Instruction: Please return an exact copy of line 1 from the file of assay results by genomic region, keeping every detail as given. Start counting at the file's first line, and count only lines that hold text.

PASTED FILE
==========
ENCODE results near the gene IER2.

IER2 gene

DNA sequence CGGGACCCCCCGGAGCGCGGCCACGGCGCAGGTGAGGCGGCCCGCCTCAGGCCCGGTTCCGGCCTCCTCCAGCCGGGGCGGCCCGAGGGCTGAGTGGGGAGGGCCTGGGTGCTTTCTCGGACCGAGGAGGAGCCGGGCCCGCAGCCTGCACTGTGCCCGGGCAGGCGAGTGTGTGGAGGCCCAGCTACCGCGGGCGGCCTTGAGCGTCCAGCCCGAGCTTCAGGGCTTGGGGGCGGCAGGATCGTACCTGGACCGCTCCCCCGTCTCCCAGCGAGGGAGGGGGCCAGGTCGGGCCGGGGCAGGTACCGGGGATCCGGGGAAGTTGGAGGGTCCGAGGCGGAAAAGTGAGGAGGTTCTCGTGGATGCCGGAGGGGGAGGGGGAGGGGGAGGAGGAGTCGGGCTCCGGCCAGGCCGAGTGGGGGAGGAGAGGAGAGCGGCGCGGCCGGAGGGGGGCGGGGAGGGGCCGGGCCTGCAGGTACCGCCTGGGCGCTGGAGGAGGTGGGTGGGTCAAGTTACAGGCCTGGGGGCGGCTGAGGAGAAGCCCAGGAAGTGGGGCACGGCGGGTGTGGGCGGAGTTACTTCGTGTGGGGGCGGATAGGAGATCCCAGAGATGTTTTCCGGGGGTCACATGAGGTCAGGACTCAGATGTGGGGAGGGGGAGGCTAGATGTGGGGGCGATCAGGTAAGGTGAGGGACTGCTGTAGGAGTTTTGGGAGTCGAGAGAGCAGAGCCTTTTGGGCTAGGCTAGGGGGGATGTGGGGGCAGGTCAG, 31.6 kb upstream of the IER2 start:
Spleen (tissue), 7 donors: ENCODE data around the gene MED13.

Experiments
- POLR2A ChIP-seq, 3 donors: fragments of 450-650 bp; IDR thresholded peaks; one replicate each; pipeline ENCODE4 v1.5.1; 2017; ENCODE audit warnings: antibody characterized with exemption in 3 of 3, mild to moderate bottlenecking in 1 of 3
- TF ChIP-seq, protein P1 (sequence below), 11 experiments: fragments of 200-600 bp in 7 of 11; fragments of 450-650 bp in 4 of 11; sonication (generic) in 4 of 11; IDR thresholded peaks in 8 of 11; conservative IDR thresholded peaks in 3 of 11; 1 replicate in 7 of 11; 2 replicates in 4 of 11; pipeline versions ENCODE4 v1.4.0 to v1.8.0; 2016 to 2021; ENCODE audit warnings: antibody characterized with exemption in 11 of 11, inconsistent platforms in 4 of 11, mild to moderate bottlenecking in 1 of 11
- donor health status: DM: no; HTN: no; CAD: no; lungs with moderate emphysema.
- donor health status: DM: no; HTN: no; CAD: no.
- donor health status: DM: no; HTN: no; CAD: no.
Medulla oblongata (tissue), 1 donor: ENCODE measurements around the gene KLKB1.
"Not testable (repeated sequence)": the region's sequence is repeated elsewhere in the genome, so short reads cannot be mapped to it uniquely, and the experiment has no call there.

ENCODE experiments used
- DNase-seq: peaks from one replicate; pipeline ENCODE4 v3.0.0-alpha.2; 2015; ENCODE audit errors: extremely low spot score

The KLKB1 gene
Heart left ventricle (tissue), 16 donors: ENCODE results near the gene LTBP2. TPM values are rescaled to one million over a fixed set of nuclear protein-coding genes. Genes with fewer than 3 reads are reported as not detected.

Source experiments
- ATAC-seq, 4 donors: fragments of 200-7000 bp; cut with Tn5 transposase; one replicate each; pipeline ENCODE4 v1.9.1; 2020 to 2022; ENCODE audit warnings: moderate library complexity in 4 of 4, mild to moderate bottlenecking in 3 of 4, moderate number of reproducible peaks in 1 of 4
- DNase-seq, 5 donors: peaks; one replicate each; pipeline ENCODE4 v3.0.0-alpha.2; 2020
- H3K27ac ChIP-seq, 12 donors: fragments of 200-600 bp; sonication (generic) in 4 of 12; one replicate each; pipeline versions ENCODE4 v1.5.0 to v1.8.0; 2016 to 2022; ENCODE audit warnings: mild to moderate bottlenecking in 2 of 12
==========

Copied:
ENCODE results near the gene IER2.